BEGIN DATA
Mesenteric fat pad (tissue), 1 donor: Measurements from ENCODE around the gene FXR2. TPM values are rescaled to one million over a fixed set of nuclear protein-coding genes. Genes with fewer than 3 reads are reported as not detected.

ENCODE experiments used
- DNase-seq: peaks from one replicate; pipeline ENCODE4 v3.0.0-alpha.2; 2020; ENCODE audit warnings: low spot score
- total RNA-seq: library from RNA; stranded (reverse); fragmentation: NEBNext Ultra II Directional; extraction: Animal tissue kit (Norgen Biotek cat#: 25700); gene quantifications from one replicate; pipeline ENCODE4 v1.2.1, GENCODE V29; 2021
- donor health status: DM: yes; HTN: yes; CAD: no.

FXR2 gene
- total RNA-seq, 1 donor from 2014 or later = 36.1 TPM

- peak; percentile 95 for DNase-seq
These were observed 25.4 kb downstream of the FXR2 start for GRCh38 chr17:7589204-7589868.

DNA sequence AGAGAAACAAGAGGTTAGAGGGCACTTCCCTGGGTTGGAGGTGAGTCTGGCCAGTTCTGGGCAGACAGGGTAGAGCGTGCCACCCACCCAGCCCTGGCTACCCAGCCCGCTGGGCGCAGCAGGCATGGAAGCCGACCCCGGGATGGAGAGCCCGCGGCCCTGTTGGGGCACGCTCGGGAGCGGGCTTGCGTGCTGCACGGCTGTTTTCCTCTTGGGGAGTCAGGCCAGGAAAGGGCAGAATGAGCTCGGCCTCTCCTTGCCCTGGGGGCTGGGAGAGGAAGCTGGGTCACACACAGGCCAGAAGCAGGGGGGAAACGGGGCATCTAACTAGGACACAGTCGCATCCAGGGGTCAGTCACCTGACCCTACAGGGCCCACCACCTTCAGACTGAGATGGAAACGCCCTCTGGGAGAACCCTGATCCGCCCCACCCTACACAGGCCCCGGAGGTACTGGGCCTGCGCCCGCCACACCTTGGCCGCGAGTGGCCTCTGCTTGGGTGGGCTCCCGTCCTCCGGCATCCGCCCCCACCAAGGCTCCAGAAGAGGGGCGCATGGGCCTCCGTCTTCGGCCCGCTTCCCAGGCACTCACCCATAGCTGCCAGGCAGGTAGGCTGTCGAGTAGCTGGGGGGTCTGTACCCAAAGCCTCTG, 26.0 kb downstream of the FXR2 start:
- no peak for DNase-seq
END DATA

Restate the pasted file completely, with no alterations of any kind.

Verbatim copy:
Mesenteric fat pad (tissue), 1 donor: Measurements from ENCODE around the gene FXR2. TPM values are rescaled to one million over a fixed set of nuclear protein-coding genes. Genes with fewer than 3 reads are reported as not detected.

ENCODE experiments used
- DNase-seq: peaks from one replicate; pipeline ENCODE4 v3.0.0-alpha.2; 2020; ENCODE audit warnings: low spot score
- total RNA-seq: library from RNA; stranded (reverse); fragmentation: NEBNext Ultra II Directional; extraction: Animal tissue kit (Norgen Biotek cat#: 25700); gene quantifications from one replicate; pipeline ENCODE4 v1.2.1, GENCODE V29; 2021
- donor health status: DM: yes; HTN: yes; CAD: no.

FXR2 gene
- total RNA-seq, 1 donor from 2014 or later = 36.1 TPM

- peak; percentile 95 for DNase-seq
These were observed 25.4 kb downstream of the FXR2 start for GRCh38 chr17:7589204-7589868.

DNA sequence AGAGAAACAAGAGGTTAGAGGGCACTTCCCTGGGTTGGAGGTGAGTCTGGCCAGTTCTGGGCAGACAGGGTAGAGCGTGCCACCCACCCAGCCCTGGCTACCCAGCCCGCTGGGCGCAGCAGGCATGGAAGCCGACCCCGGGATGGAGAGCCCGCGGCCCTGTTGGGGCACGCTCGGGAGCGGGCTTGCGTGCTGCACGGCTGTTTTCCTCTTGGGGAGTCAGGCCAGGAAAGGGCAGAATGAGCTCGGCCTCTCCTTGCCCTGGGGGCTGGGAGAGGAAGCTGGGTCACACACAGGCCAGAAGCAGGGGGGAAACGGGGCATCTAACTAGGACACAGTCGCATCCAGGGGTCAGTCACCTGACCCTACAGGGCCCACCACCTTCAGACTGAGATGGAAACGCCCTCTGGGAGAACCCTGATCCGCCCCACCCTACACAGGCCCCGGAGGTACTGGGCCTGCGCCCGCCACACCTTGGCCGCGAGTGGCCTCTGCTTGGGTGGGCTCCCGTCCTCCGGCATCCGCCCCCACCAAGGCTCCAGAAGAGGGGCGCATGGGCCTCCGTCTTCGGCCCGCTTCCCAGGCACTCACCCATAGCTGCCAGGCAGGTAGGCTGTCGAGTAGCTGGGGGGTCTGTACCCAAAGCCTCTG, 26.0 kb downstream of the FXR2 start:
- no peak for DNase-seq